UPD, WHO Philippines vaccinate at-risk population

Photo from the World Health Organization Philippines Facebook page

More than 650 individuals from the National Capital Region’s (NCR) at-risk populations were vaccinated at the UP Diliman (UPD) College of Human Kinetics (CHK) gymnasium on Sept. 24 and 25.

Individuals of at-risk populations include the homeless, survivors of gender-based violence (GBV), severely marginalized constituents such as those belonging to the informal sectors, and people at risk of sexual exploitation and abuse.

This event was part of the World Health Organization Philippines’ (WHO Philippines) campaign to address vaccine inequity among NCR’s poor and vulnerable communities. According to a Facebook (FB) post of WHO Philippines, the campaign also addresses the “gender inequities in vaccine rollout.”

Prof. Maria Dulce F. Natividad, PhD of the Asian Center and UPD COVID-19 Task Force explained the Task Force’s involvement with the campaign in an email to Prof. Jose Carlo G. de Pano, PhD, officer-in-charge of the UPD Information Office.

Photo from the World Health Organization Philippines Facebook page

“We were involved because UPD COVID-19 Task Force was also part of the United Nations Population Fund’s (UNFPA) initiative on vaccines and gender equity. A roundtable (discussion) was organized in April 2021, ‘What’s Gender Got to Do with Vaccines?’. We were a co-organizer then and this led to our partnership with the consortium on the project to vaccinate the homeless/street dwellers and survivors of gender-based violence from Manila and Quezon City,” she said.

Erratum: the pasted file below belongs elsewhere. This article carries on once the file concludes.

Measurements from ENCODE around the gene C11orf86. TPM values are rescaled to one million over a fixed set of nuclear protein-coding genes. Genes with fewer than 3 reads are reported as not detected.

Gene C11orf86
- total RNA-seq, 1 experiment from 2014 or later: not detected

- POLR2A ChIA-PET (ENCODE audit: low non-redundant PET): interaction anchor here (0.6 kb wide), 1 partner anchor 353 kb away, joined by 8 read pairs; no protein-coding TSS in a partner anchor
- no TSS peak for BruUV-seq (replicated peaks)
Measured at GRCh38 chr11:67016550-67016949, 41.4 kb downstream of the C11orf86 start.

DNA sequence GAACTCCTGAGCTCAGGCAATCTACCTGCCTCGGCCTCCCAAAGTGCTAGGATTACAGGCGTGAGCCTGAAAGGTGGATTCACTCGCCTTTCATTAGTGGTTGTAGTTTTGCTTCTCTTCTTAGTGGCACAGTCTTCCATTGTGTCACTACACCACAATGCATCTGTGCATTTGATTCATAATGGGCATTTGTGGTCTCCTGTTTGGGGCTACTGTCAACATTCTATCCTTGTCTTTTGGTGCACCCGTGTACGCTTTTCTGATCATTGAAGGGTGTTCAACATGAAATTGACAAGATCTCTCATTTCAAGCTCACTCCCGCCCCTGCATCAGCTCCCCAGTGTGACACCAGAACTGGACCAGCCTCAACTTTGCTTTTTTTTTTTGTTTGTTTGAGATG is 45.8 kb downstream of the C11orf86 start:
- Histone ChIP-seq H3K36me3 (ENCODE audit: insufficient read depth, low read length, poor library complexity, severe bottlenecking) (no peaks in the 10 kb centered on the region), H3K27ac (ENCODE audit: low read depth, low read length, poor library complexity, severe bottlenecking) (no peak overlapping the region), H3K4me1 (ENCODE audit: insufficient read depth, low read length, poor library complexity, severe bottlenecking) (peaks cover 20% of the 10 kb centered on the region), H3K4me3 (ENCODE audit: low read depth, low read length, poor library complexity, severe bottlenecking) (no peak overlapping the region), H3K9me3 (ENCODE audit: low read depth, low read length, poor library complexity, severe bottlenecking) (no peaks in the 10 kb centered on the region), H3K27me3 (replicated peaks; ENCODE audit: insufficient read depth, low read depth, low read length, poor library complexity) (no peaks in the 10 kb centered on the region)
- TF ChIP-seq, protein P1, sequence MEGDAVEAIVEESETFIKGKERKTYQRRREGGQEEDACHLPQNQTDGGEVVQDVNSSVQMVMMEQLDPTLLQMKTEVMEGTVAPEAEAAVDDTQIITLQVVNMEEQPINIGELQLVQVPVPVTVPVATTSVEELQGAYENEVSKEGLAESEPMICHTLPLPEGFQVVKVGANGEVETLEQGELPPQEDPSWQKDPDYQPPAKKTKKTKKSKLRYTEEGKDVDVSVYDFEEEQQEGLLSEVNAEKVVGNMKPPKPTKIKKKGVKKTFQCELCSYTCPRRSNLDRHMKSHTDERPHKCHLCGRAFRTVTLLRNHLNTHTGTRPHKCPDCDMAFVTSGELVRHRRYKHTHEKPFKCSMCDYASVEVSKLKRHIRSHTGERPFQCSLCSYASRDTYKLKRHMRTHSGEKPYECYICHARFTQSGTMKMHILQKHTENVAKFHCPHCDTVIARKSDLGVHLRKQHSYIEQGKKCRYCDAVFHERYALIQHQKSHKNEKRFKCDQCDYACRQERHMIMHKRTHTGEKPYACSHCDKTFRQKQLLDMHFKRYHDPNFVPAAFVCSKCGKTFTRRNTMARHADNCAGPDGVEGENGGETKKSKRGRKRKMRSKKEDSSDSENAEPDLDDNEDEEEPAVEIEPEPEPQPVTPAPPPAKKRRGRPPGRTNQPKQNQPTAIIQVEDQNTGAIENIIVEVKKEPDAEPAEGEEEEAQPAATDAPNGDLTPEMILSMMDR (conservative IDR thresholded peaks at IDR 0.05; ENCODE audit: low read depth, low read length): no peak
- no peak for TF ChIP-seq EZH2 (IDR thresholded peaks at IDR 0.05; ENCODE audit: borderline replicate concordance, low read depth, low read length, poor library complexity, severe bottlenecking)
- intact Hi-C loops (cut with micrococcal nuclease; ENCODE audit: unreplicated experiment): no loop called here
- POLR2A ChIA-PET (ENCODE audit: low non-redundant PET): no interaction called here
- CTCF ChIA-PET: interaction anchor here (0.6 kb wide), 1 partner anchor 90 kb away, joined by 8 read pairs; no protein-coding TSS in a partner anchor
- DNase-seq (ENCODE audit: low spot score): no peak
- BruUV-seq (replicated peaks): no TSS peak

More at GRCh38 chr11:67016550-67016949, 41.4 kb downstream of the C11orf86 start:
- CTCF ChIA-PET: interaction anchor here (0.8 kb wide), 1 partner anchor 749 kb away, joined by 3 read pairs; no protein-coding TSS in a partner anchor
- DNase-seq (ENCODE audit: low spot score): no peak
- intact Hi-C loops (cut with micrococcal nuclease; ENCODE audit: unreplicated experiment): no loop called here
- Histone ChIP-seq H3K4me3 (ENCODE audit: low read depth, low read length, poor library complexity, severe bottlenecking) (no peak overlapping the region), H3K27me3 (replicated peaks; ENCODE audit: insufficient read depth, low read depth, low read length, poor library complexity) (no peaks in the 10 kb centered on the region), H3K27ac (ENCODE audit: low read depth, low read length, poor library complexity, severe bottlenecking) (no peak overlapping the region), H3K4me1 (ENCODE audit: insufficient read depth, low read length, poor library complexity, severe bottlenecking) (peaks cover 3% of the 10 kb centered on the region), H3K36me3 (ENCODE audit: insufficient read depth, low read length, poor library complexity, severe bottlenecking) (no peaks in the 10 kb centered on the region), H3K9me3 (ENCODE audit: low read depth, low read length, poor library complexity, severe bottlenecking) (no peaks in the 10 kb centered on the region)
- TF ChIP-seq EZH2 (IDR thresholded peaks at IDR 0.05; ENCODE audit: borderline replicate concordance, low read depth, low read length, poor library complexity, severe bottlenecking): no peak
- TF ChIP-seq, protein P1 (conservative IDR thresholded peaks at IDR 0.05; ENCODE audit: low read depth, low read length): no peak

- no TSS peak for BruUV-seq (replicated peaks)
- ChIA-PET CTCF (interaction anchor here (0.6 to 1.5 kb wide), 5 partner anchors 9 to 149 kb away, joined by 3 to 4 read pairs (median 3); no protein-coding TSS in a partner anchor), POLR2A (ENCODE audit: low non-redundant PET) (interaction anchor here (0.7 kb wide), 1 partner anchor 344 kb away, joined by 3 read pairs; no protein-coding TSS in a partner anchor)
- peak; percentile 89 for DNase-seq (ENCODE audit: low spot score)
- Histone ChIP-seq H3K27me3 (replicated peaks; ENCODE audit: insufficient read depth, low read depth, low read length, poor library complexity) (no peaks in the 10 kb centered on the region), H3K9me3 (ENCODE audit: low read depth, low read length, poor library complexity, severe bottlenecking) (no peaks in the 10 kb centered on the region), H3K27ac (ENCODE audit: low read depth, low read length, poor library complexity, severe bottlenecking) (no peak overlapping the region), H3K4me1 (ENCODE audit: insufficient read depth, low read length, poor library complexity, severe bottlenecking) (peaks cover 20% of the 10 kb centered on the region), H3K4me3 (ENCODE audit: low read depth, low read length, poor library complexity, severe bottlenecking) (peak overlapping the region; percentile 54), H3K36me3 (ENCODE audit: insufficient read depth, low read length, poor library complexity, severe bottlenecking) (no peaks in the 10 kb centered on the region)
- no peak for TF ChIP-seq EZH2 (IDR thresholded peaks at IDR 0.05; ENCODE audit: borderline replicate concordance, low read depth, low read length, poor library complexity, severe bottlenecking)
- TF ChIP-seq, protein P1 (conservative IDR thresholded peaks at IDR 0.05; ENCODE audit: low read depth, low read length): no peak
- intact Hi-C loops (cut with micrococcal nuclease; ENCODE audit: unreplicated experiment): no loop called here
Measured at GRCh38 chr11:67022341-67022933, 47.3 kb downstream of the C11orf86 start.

CHK dean, Francis Carlos B. Diaz, in reply to the WHO Philippines FB post, said “We were very happy to have helped out.”

Risks and barriers.  In the same FB post, WHO Philippines said advocacy groups supporting the vulnerable populations “identified risks and barriers that prevented them from getting vaccinated.”

The “Prioritizing At-Risk Populations for COVID-19 Vaccine” event on Aug. 26 identified these barriers as time poverty, limited childcare options, limited financial resources, loss of income, misinformation, stigma and shame, significant barriers to registration such as lack of internet access, and significant barriers to getting to vaccination sites, such as transportation costs.

Meanwhile, some risk factors are: lack of resources for personal protection equipment (PPE); elevated levels of anxiety, depression, and trauma that compromise the immune systems of people experiencing homelessness and housing insecurity; and lack of social protection and exposure to occupational hazards without adequate safety nets among urban poor and women in the informal sector.

Photo from the World Health Organization Philippines Facebook page

Solutions to risks and barriers.  Advocacy groups recommended that to solve barriers and risks, and get more vulnerable people vaccinated, authorities should expand outreach, relax registration, increase access, and deepen the support for them.

The two-day vaccination sessions in UPD were implemented by relaxing documentation requirements and allowing advocacy groups to register them.

The event was organized by WHO Philippines with UNFPA Philippines, the UPD COVID-19 Task Force, Commission on Human Rights, Philippine Disaster Resilience Foundation, Coalition Against Trafficking In Women – Asia Pacific (CATW-AP),  Kalinga Foundation, Kariton Coalition, and Australian Aid.

Natividad said the second dose of the vaccinees will be administered on Oct. 22 and 23.